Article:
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Zoning changes to allow for higher residential density overview

Zoning codeA set of local codes that dictates use and development of property. It establishes what type of developments --commercial, residential, industrial, etc.-- are allowed to be built on specific areas, and lays out the building standards for each area such as minimum lot sizes, maximum height, setbacks, and yard sizes.s and ordinanceA law adopted by a local government pertaining to an issue within its legal power.s specify the type of development that is permissible in each zoning district (residential, commercial, mixed-use, etc.), as well as provisions for how each parcel of land within those districts may be developed and used. In residential zones, these provisions generally include limits on residential density—that is, how many housing units may be built in a given land area. Cities, towns, and counties seeking to increase the overall housing supply may wish to revisit their zoning code to facilitate growth by (a) identifying opportunities in existing residential areas to increase density and (b) opening up areas where residential development has not previously been allowed.

In existing residential areas, density levels may have been set well below what the market and infrastructure are capable of supporting. In other cases, zoning codes may prohibit residential development in areas where it would now be appropriate. By modifying zoning policies to allow for residential growth and higher-density residential uses, local jurisdictions can help to increase the number of housing units that can be created and better enable housing supply to keep up with demand.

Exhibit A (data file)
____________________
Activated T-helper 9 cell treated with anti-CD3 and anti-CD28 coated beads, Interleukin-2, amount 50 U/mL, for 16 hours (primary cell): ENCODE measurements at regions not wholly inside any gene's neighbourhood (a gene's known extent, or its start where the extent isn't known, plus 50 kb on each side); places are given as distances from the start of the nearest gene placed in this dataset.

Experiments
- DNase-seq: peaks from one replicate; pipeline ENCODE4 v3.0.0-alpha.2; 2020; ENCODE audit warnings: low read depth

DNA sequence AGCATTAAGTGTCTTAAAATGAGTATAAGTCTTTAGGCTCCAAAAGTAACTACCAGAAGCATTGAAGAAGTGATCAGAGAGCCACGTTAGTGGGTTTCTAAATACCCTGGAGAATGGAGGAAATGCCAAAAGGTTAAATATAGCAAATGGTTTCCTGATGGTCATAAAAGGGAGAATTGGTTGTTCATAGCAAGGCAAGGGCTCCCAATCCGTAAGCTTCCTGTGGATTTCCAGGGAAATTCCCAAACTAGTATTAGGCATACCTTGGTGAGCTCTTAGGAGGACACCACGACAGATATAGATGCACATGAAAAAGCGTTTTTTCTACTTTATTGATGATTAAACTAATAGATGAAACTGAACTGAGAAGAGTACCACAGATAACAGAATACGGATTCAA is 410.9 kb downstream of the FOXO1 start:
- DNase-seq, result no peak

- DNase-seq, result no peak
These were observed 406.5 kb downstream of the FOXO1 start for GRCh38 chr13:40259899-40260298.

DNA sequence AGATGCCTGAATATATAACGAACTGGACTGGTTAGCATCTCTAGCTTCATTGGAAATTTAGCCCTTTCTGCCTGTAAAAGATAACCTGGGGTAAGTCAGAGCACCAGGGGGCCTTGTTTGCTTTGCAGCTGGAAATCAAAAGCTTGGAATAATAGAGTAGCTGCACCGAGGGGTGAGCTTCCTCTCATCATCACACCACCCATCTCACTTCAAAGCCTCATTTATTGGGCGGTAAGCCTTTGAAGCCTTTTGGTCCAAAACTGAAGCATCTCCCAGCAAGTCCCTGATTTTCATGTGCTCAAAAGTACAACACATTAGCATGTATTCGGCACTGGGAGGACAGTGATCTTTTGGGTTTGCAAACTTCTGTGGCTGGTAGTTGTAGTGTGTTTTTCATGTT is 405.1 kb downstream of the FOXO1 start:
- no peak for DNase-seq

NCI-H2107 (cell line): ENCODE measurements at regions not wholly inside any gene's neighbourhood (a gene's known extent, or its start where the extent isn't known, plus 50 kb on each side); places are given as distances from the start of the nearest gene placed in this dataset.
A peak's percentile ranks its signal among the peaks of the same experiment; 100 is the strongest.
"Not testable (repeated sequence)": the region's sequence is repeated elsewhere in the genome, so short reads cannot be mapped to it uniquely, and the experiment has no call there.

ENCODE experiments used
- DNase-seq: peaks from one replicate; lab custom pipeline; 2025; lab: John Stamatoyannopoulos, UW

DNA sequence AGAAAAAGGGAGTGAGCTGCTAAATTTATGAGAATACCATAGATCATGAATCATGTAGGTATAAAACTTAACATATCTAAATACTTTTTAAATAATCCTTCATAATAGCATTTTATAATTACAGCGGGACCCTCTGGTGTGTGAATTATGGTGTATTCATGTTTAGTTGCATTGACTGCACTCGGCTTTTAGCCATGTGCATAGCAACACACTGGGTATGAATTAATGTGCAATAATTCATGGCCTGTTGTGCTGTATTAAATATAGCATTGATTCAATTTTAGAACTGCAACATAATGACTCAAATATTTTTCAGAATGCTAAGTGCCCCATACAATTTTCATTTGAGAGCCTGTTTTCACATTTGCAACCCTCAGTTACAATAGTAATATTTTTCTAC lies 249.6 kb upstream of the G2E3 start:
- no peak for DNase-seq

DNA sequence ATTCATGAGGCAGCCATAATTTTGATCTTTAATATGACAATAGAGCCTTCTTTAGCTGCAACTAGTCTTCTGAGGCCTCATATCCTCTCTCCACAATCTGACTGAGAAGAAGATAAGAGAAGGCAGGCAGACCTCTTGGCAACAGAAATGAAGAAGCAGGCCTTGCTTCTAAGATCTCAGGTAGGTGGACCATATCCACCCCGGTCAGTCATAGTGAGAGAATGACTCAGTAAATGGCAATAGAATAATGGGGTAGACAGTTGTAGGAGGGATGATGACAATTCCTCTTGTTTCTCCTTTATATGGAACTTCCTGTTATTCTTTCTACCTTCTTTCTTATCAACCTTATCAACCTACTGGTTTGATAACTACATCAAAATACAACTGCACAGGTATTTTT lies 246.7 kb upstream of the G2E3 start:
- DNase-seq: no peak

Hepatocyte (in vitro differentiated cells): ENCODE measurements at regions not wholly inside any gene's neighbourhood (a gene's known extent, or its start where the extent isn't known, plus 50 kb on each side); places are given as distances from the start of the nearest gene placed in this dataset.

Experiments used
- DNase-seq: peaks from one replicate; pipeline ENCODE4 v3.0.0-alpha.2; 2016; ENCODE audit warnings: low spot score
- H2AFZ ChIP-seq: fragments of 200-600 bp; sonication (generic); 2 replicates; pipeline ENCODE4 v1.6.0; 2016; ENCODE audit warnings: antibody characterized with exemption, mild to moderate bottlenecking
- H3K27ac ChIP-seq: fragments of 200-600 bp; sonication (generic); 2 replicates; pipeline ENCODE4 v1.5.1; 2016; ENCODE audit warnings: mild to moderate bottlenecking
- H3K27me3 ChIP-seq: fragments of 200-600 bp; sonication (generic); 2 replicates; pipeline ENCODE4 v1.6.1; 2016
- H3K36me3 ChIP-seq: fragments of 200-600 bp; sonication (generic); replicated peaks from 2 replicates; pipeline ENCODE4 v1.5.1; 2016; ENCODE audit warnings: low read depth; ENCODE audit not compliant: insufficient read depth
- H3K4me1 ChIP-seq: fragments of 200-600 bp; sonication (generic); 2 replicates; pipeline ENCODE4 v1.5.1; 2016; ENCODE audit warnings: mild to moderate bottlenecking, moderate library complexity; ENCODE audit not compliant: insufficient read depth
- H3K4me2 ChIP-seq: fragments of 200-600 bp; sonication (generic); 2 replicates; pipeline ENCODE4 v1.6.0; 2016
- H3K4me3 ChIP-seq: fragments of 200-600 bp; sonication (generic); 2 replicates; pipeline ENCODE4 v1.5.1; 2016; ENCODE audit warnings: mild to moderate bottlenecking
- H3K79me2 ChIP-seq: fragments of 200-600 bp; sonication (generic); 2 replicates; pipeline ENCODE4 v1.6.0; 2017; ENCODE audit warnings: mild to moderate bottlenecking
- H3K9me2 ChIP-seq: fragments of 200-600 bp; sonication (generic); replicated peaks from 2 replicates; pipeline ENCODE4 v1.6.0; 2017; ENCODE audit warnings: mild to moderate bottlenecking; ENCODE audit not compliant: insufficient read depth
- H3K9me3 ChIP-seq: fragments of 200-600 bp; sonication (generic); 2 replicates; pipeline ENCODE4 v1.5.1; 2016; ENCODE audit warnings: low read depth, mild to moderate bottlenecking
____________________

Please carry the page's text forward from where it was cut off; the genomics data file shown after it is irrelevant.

Cities, towns, and counties may also consider revising occupancy codes that restrict the number of unrelated people permitted to live together in a unit. (Occupancy codes may also classify properties that exceed these thresholds as “rooming houses” that are subject to additional regulation.) Shared housing allows lower-income households to split the costs of rent and utilities and reduce individual housing costs.[1]

  • Zoning codes also define the conditions under which housing is considered overcrowded. This is a separate issue that has implications for resident safety and well-being.
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